Gastrointestinal Nematode Parasites of Small Ruminants and Anthelmintics Efficacy Test in Sheep of Haramaya District, Eastern Ethiopia
Animal and Veterinary Sciences
Volume 5, Issue 3, May 2017, Pages: 39-44
Received: Aug. 1, 2016;
Accepted: Aug. 13, 2016;
Published: Jun. 19, 2017
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Jemal Ahmed, Haramaya University, College of Veterinary Medicine, Diredawa, Ethiopia
Ararsa Duguma, Haramaya University, College of Veterinary Medicine, Diredawa, Ethiopia
Dareje Regassa, Haramaya University, College of Veterinary Medicine, Diredawa, Ethiopia
Dinaol Belina, Haramaya University, College of Veterinary Medicine, Diredawa, Ethiopia
Roba Jilo, Oromia Regional State Pastoral Area Development Commission, Finfinne, Ethiopia
The combination of cross-section and controlled field trail were carried out from December 2015 to June 2016 at Haramaya District, Eastern Hararhge, Ethiopia to evaluate the prevalence ofgastrointestinal nematodes and anthelmintic efficacy test in naturally infected small ruminants using faecal egg count reduction (FECR) test. From a total of 372 faecal samples examined using fecal flotation technique about 57% (212/372) samples were positive to gastrointestinal nematodes. Coprological investigation revealed that sheep and goats in district were infested with varieties of nematode parasites. The strongyles species were highly prevalent nematode parasites identified at about 22.3% (83/372) followed by trichuris 9.1% (34/372) and strongyloides 5.6% (21/372); whereas mixed infections of strongyles and strongyloides were recovered at lowest rate which accounted for about 5.1% (19/372). From considered risk factors age and kebele showed significant association (p<0.05) with prevalence of nematodes parasites. The study revealed that 53.29% (97/182) of goats and 60.53% (115/190) sheep were found positive, while 58% (115/198) in female and 55.74% (97/174) in male and showed no significant difference (p>0.05) between these factors. Mc Master egg counting in sheep harbored nematode parasites showed relatively similar percentage with no significant difference; but more of examined animals were classified in the range of moderate to heavy infections. The faecal egg count reduction test against albendazole, Tetraclozash and ivermectin indicated that 97.59%, 98.79% and 99.56% respectively which indicated an overall of very good state of efficacy against gastrointestinal nematodes of sheep. Therefore this study revealed that small ruminants of the study area harbored considerable level of gastrointestinal nematodes parasites which need further studies on species identification, larval ecology and strategic deworming with proper practice of available anthelmintics in small ruminants of the study area.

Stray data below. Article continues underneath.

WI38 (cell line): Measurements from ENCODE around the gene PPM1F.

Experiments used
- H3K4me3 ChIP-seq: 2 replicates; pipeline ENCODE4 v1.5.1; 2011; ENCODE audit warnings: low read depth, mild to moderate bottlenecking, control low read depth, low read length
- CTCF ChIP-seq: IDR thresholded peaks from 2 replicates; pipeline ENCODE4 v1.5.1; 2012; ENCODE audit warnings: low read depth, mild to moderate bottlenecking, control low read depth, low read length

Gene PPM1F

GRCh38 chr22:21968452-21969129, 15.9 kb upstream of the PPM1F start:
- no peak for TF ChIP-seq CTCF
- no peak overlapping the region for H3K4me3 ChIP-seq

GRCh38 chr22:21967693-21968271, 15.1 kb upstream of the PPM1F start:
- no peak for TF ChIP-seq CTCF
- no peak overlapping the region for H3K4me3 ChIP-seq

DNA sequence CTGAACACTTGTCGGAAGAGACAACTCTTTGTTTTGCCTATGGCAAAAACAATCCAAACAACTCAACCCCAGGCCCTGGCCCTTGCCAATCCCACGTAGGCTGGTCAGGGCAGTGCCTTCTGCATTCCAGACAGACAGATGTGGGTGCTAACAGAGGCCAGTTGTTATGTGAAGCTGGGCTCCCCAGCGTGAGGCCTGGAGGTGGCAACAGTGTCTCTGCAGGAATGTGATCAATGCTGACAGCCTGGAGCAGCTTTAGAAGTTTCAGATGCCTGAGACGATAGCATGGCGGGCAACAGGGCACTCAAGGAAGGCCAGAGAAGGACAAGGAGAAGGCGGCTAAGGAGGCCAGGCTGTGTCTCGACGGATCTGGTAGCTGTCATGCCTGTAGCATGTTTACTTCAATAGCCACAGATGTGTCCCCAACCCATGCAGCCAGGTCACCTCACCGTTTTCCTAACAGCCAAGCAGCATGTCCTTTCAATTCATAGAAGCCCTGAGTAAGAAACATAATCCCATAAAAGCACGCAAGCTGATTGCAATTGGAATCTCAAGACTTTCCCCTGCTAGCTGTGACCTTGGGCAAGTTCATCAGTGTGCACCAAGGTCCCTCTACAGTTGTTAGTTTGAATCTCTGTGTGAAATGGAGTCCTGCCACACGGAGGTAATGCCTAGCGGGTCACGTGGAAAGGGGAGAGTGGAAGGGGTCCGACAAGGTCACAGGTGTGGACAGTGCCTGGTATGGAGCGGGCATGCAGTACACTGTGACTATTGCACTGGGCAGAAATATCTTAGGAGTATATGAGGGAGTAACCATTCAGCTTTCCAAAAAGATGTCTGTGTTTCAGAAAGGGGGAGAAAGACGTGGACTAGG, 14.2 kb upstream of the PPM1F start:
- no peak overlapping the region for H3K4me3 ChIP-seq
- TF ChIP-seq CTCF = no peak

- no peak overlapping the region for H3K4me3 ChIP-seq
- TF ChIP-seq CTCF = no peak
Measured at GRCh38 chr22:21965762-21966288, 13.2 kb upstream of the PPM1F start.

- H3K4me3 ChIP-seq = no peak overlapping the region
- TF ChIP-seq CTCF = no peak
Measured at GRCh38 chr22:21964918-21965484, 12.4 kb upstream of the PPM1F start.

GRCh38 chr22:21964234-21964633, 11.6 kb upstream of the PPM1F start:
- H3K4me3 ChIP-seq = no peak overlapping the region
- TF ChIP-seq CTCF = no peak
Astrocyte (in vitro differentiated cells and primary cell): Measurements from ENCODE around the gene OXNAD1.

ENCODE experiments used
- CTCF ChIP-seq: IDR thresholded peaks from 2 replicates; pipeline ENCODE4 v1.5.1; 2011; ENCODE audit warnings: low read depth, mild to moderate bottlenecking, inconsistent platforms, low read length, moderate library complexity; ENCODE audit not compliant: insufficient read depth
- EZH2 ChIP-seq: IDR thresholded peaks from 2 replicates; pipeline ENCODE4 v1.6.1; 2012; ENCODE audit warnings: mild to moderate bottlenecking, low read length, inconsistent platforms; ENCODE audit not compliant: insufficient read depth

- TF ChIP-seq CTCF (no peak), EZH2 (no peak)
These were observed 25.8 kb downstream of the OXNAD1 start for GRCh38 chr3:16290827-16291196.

Gastrointestinal Nematode Parasites of Small Ruminants and Anthelmintics Efficacy Test in Sheep of Haramaya District, Eastern Ethiopia, Animal and Veterinary Sciences.
Vol. 5, No. 3,
2017, pp. 39-44.
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